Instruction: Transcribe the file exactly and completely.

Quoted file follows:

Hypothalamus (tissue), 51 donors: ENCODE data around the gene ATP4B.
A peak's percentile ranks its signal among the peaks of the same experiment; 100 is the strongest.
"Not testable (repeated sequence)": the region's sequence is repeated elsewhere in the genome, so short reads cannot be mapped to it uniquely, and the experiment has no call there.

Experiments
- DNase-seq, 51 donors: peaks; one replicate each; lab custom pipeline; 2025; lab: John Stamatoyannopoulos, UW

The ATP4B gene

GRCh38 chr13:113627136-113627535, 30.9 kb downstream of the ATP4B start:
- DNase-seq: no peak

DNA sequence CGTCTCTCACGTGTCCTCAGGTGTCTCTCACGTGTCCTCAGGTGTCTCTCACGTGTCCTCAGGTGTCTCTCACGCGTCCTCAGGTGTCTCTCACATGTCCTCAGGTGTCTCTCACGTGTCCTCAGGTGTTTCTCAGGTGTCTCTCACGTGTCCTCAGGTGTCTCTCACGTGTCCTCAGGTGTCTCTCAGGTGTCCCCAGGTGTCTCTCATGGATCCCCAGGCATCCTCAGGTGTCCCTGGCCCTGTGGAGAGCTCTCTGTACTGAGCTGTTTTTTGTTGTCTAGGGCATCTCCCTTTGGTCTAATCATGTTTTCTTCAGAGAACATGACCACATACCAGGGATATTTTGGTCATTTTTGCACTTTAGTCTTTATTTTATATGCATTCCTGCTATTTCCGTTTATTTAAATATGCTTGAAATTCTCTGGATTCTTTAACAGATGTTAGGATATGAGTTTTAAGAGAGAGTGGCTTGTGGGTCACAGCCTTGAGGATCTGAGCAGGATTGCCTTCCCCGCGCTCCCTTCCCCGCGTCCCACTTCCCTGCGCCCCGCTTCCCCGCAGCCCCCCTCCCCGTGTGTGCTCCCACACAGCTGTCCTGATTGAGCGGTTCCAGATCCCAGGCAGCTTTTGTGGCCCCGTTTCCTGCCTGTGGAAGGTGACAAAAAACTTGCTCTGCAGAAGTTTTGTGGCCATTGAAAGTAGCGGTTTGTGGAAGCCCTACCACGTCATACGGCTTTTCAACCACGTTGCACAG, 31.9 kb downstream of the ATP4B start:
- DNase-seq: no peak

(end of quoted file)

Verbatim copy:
Hypothalamus (tissue), 51 donors: ENCODE data around the gene ATP4B.
A peak's percentile ranks its signal among the peaks of the same experiment; 100 is the strongest.
"Not testable (repeated sequence)": the region's sequence is repeated elsewhere in the genome, so short reads cannot be mapped to it uniquely, and the experiment has no call there.

Experiments
- DNase-seq, 51 donors: peaks; one replicate each; lab custom pipeline; 2025; lab: John Stamatoyannopoulos, UW

The ATP4B gene

GRCh38 chr13:113627136-113627535, 30.9 kb downstream of the ATP4B start:
- DNase-seq: no peak

DNA sequence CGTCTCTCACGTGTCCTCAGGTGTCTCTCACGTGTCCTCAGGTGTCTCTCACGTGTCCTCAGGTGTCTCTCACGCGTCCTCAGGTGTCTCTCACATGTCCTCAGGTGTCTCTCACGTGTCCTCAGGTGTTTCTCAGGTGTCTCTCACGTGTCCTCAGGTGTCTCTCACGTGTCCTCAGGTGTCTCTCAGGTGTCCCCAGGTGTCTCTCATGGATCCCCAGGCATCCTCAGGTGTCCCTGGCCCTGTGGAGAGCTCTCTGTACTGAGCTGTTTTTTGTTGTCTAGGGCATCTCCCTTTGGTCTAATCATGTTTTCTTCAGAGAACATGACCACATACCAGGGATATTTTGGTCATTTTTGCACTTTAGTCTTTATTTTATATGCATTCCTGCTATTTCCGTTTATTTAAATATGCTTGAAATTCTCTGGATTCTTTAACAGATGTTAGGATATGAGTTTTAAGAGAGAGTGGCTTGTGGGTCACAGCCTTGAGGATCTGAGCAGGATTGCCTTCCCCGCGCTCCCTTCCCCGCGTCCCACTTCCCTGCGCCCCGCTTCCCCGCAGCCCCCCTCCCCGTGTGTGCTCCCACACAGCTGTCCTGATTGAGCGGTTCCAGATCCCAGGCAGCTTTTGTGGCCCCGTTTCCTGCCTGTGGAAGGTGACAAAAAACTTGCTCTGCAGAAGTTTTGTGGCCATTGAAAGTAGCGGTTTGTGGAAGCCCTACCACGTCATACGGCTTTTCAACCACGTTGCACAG, 31.9 kb downstream of the ATP4B start:
- DNase-seq: no peak